I know, I started out the New Year by committing to weekly book reviews. I’m a little behind due to our vacation to the Everglades, which was, by the way, spectacular. But that’s for a future post. Today, however, in honor of the birthday of our sixteenth President, I’m reviewing a particularly poetic book about Abraham Lincoln’s childhood.
When Abraham Talked to the Trees, by Elizabeth Van Steenwyk, illustrated by Bill Farnsworth. Eerdman’s Books for Young Readers, Grand Rapids, Michigan, 2000. Ages 5 and up.
This picture book, written in the vernacular of the rural South, illustrates that a young Abraham Lincoln learned to love books, writing and speaking during his boyhood, but it was far from easy. Farnsworth’s dream-like oil paintings depict a childhood filled with work and little time for study. But Abraham found it. Every night he read by candlelight, teaching himself to read, long after his sisters and brothers were asleep in their beds. When Lincoln’s father is asked to build a church, “Abraham obliged his pa alongside a passel of other men as the church took shape against the sky.” He watched and was impressed at how the preacher spoke. “It came to Abraham then that there was more to talking than talking.”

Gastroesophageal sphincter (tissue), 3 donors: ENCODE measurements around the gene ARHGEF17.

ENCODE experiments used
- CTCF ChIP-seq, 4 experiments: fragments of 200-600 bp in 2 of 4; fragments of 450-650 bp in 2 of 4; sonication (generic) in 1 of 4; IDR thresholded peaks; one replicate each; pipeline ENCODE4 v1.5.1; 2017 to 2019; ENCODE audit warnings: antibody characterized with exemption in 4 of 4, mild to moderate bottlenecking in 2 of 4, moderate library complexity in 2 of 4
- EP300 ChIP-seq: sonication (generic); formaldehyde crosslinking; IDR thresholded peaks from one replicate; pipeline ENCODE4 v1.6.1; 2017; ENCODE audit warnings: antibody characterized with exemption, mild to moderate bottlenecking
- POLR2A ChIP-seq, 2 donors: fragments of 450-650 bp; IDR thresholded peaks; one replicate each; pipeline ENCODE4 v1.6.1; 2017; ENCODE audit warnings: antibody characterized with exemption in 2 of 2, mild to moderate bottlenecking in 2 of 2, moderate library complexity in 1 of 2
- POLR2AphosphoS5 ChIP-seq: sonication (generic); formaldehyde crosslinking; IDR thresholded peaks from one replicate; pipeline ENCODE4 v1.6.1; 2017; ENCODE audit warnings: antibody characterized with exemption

Many children will identify with Abraham’s struggle learning to read: he didn’t even have a teacher. As the author points out “school was a sometime thing.” When young Abraham memorizes Aesop’s fables his family listens to his recitations with rapt attention. But when they inevitably wander off, the young man continues, speaking to the trees, practicing the skill of oration that would serve him well during America’s troubled times.
I had the opportunity last spring to visit Lincoln’s library and museum in Springfield, Illinois. There is a life-sized room there, much like the one pictured in this book, depicting a young Abraham Lincoln reading into the wee hours of the night. His determination to read and later to speak with conviction was nurtured in these humble beginnings. This book can be a vehicle to inspire the child who yearns to accomplish something difficult. The goal may not be President. It may be as life-changing as learning to read. And Abraham struggling by candlelight can show the way.